Health Policy:
If individualized needs
determine how OT services
are delivered, then the true
intent of the Individuals with
Disabilities Act has been met.

Education and Training of


OT Students:
Students should be educated
on the benefits and
differences of school-based

Author/

Study Objectives

Year

Level/Design/
Subjects

Intervention and
Outcome Measures

Results

Study Limitations

Implications for OT

integrated / consultative and


direct / pull-out practice
models as well as their roles
as consultants.

Refinement, Revision, and


advancement of Factual
Knowledge or Theory:
Future research should
consider asking open-ended
questions to improve
understanding of results with
definitive explanations as to
why subjects used particular
service delivery models or
why they held certain
attitudes.
Barnes &
Turner (2001).

Describe the
collaborative team
practices between
teachers and OTs in
one school district.

Explore relationships
between team
practices and student
individual education
plan goals met

Level II

Intervention:

Design: Cohort
study

A questionnaire was
provided to the teachers
containing items about
OT service delivery
practices for students

Subjects:
40 teachers of
students, who
received OT

Six scales about


collaborative team
practices between the
teachers and OT

Results were not


reported in terms
of statistical
significance

Mean percentage
of IEP objectives
met per student
was 61%

Only one school


district in study

Sensitivity to changes
in students skills
limited due to
reporting strategy
(Met or unmet)

Clinical and Community


based practice for OT:
Collaborative practices are
considered vital to
accomplish related
educational outcomes.
Program Development:
The IEP team including the
OT should develop
collaborative team
opportunities within informal

Author/

Study Objectives

Year

Level/Design/
Subjects

Intervention and
Outcome Measures

services
Explore relationship
between team
practices and teacher
perceptions of OT
contributions to
student skill
development.

Rankings of
OT contribution to the
students skill
development on a 5point Likert scale

Outcome measures:
Four-part Teacher
Questionnaire about OT
with Special Education
Students.

Students IEP goals

Results

The respondents
written
comments
indicated that
collaborative
team practices
were frequently
conducted
informally and
within
immediate
school areas.

Successful
problem-solving
strategies for
students were
developed
through these
discussions. In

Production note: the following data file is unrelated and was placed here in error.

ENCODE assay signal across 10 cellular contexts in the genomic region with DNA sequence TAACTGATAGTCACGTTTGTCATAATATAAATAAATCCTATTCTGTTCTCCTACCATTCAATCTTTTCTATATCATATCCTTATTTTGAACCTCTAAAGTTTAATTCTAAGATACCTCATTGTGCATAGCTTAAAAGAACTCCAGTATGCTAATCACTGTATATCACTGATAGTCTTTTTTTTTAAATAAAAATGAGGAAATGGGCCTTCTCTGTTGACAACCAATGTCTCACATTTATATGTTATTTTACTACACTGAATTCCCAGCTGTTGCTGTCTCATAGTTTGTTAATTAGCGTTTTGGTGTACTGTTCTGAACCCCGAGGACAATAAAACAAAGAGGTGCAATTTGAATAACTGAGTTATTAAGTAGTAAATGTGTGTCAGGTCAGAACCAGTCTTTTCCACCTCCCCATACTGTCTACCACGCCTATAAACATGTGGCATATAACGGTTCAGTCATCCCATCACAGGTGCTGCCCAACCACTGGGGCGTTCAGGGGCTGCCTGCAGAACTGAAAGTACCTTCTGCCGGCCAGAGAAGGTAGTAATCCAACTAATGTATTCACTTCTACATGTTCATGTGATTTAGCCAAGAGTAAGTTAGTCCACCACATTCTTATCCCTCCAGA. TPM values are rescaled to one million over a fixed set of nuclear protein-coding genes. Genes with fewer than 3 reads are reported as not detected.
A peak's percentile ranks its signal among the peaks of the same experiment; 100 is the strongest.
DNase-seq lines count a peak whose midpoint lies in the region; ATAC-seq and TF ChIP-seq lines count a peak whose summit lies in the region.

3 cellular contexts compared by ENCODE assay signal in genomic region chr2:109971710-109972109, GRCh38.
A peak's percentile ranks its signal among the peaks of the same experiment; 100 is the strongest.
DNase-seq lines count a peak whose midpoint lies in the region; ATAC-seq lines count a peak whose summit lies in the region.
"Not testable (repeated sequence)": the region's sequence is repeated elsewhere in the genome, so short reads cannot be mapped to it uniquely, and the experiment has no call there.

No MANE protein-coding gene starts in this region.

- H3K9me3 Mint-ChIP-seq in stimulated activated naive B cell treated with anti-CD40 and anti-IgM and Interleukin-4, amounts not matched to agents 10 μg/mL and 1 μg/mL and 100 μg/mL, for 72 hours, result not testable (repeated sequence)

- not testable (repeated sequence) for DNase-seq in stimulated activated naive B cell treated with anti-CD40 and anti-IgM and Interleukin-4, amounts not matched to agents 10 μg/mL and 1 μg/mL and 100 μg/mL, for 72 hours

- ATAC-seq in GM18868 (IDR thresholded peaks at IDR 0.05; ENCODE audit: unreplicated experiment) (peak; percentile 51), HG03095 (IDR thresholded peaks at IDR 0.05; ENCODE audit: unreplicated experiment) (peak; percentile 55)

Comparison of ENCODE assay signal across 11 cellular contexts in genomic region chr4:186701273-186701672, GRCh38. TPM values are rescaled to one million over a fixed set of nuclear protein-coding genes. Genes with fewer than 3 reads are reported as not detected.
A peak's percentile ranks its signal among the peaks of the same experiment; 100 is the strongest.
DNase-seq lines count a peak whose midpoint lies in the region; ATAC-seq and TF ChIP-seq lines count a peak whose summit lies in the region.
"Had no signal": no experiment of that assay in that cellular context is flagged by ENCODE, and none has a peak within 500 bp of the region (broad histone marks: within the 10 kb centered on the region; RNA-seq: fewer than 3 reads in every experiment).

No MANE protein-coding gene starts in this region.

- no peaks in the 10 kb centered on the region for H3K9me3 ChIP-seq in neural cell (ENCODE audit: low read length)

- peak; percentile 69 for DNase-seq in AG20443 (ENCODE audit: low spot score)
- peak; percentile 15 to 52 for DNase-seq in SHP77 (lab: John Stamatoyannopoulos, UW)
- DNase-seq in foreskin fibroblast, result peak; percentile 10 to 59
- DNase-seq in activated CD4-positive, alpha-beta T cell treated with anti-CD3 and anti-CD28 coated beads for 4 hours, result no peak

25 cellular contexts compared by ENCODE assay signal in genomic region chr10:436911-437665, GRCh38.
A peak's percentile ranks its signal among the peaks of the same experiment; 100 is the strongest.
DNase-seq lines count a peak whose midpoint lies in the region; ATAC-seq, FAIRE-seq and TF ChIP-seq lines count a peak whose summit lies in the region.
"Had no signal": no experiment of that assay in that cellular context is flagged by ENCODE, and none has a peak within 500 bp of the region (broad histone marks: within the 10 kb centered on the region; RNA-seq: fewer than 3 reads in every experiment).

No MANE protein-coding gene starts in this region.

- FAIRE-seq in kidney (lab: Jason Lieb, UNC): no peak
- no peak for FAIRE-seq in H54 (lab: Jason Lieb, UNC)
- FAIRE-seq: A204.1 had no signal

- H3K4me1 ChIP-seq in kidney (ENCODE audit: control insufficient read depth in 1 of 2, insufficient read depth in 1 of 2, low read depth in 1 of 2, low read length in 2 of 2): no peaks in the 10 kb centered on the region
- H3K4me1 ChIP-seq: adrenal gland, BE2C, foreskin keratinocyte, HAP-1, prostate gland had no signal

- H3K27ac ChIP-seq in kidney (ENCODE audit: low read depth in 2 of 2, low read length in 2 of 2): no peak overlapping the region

contrast, formal
team meetings
appeared to be
difficult to
implement for
many teachers
and therapists

Study Limitations

Implications for OT

and formal school settings to


assist the student to reach
goals

Societal Needs:
Successful collaboration
among teachers and relatedservice personnel
is described as essential for
effective intervention to
occur in todays educational
environment

Healthcare Delivery and


Health Policy:
The OT should schedule
formal consultation meetings
to ensure the best service is
provided to the student and
teacher.

Education and Training of


OT Students:
The OT student should be
trained on how to foster

Author/

Study Objectives

Year

Level/Design/
Subjects

Intervention and
Outcome Measures

Results

Study Limitations

Implications for OT

collaborative teaming with


the teachers.

Refinement, Revision, and


advancement of Factual
Knowledge or Theory:
Future research should use
IEP percentage
measurements instead of met
or unmet to increase the
sensitivity.

Reid, Chiu,
Sinclair,
Wehrmann, &
Naseer (2006).

Identify and describe


current functional
problems of students
referred for
occupational therapy
school-based
consultation (OTSBC)
services for fine motor
problems and measure
changes in functional
abilities after service
delivery
Identify factors that
influence outcomes of
OTSBC from multiple
perspectives including

Level III

Intervention:

Frequently
identified
problems:

Subjects:

OTs who were all


trained to ensure the
COPM & TAS
administered the
evaluations to students
according to
standardized protocol

91 Students

-Organization
skills

Outcome Measures:

-Desk Skills

Design:
Pretest/Posttest
Part 1

Referral diagnosis
of fine motor delay,
fine motor deficit,
fine & gross motor

-Canadian Occupational
Performance Model
(COPM): Primary
outcome measure of the